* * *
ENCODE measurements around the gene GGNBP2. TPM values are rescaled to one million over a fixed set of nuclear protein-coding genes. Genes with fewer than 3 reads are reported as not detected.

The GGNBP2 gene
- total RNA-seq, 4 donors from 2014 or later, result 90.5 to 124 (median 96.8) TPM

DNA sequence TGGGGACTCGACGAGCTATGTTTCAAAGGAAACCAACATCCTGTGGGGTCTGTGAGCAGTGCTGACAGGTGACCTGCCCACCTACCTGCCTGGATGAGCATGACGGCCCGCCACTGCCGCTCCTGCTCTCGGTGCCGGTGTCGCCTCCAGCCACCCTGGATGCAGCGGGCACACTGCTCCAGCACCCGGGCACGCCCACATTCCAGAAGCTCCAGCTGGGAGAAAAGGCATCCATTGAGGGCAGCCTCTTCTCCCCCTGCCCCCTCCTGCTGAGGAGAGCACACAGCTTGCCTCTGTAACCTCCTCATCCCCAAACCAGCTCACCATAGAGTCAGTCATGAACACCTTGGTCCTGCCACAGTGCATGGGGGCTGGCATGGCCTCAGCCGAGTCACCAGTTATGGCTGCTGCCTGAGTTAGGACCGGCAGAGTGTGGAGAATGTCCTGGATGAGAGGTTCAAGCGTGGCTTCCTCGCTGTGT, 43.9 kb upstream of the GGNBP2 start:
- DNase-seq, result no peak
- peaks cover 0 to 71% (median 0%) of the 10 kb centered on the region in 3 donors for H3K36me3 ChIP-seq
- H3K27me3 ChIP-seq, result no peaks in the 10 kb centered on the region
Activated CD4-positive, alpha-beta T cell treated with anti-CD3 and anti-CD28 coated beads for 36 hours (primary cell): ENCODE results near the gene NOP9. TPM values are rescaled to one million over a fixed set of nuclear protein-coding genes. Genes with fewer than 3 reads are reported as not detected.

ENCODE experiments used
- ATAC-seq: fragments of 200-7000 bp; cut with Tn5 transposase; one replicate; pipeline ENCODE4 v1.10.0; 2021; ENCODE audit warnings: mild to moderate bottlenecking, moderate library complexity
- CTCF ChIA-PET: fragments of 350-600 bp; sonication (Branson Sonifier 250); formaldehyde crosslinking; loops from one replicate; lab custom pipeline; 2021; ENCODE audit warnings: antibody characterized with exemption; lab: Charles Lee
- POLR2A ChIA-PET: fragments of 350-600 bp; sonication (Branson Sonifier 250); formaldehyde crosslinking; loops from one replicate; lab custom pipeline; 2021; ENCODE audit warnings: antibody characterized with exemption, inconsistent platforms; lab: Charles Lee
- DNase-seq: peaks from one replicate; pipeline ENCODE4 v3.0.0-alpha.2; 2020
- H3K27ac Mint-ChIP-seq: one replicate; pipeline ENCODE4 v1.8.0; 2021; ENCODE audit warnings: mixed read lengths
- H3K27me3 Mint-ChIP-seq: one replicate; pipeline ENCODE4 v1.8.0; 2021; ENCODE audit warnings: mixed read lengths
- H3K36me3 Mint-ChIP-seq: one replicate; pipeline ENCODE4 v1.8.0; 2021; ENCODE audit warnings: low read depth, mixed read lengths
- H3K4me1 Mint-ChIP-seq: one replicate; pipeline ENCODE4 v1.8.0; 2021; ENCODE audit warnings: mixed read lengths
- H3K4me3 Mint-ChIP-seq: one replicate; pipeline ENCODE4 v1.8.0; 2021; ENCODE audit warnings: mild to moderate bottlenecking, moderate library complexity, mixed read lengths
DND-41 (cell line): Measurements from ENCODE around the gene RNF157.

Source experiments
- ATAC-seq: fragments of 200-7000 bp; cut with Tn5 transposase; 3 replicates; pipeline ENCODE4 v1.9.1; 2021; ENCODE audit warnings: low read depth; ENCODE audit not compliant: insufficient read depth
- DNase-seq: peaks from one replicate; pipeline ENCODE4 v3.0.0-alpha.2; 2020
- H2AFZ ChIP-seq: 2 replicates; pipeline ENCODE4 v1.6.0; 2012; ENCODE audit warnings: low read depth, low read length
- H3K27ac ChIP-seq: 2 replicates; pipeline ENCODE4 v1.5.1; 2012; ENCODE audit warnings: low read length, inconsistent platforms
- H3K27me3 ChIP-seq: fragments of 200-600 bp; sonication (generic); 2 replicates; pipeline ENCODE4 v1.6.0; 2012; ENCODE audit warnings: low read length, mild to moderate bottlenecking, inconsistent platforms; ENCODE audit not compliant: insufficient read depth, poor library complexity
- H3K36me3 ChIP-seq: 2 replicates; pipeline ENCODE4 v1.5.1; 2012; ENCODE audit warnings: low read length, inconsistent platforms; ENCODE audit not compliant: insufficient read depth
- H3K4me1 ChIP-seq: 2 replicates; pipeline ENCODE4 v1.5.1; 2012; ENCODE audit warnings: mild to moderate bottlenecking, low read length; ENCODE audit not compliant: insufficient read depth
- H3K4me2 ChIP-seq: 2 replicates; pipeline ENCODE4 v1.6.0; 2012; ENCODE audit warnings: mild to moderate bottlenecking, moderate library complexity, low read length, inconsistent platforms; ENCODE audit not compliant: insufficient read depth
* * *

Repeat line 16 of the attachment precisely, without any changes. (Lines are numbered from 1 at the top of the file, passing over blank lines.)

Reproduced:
- H3K36me3 Mint-ChIP-seq: one replicate; pipeline ENCODE4 v1.8.0; 2021; ENCODE audit warnings: low read depth, mixed read lengths